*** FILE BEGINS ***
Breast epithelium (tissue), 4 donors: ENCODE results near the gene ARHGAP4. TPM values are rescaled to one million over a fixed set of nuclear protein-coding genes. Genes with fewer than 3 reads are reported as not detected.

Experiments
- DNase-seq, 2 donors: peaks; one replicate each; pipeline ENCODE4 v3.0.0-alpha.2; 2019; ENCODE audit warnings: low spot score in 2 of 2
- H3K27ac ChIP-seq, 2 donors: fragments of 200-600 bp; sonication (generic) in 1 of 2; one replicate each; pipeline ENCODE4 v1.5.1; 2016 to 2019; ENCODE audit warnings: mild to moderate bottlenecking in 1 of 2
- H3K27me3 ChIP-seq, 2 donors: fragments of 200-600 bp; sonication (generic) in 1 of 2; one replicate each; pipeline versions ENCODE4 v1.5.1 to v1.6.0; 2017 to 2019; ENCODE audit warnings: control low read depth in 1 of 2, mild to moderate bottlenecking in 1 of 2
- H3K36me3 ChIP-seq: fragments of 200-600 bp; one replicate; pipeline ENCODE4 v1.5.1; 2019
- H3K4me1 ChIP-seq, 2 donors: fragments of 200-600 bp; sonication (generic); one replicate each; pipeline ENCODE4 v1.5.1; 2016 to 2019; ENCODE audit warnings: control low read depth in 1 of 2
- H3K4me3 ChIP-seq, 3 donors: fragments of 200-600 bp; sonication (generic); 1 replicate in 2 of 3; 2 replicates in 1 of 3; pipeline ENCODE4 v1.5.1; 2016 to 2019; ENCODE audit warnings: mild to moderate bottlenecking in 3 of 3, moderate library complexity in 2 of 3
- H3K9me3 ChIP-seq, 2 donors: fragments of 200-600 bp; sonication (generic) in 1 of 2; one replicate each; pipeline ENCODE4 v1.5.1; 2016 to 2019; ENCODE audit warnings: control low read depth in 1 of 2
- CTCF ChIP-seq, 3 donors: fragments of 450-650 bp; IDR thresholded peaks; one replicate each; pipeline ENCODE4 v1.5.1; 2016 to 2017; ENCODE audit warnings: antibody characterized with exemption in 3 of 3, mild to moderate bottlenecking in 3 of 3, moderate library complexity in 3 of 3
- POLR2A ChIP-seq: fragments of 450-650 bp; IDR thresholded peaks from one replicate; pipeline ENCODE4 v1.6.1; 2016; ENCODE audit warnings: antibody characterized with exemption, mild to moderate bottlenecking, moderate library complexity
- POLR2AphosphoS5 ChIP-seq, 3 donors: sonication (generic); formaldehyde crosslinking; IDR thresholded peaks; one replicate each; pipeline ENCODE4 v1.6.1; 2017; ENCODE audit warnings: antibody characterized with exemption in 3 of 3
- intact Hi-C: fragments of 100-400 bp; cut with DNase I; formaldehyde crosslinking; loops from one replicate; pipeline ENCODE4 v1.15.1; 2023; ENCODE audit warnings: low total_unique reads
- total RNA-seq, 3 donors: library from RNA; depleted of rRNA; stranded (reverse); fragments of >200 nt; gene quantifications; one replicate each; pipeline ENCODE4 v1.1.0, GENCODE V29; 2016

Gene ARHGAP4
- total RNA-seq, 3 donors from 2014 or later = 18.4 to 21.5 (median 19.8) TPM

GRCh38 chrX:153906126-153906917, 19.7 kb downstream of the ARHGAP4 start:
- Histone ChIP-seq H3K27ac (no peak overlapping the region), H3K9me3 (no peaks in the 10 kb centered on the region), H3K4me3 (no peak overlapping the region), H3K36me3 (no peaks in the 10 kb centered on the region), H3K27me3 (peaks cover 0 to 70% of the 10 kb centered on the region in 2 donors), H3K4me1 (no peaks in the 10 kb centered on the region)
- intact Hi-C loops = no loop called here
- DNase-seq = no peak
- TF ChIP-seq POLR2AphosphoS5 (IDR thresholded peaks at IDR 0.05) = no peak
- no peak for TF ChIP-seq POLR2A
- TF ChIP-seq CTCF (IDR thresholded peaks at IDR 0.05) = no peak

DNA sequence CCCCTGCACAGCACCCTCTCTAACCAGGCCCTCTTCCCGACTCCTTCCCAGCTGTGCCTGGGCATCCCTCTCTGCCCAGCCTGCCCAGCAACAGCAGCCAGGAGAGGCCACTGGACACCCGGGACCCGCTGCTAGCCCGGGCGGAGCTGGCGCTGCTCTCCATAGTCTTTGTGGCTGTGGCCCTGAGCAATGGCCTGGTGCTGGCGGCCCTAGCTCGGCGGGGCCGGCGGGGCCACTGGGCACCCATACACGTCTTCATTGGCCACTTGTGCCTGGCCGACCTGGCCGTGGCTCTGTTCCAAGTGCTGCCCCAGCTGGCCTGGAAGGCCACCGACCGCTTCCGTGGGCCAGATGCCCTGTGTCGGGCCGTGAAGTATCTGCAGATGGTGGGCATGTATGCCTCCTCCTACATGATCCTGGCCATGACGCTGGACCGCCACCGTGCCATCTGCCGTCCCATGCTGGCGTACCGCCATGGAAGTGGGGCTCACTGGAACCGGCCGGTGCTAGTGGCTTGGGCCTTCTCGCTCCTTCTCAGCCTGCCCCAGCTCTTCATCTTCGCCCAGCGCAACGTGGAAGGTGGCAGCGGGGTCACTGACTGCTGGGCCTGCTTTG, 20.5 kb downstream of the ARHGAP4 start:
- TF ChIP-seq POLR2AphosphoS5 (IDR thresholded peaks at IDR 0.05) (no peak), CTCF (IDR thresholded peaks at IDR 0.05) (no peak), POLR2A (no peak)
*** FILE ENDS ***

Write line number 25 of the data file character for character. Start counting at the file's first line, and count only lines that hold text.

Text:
- TF ChIP-seq POLR2AphosphoS5 (IDR thresholded peaks at IDR 0.05) (no peak), CTCF (IDR thresholded peaks at IDR 0.05) (no peak), POLR2A (no peak)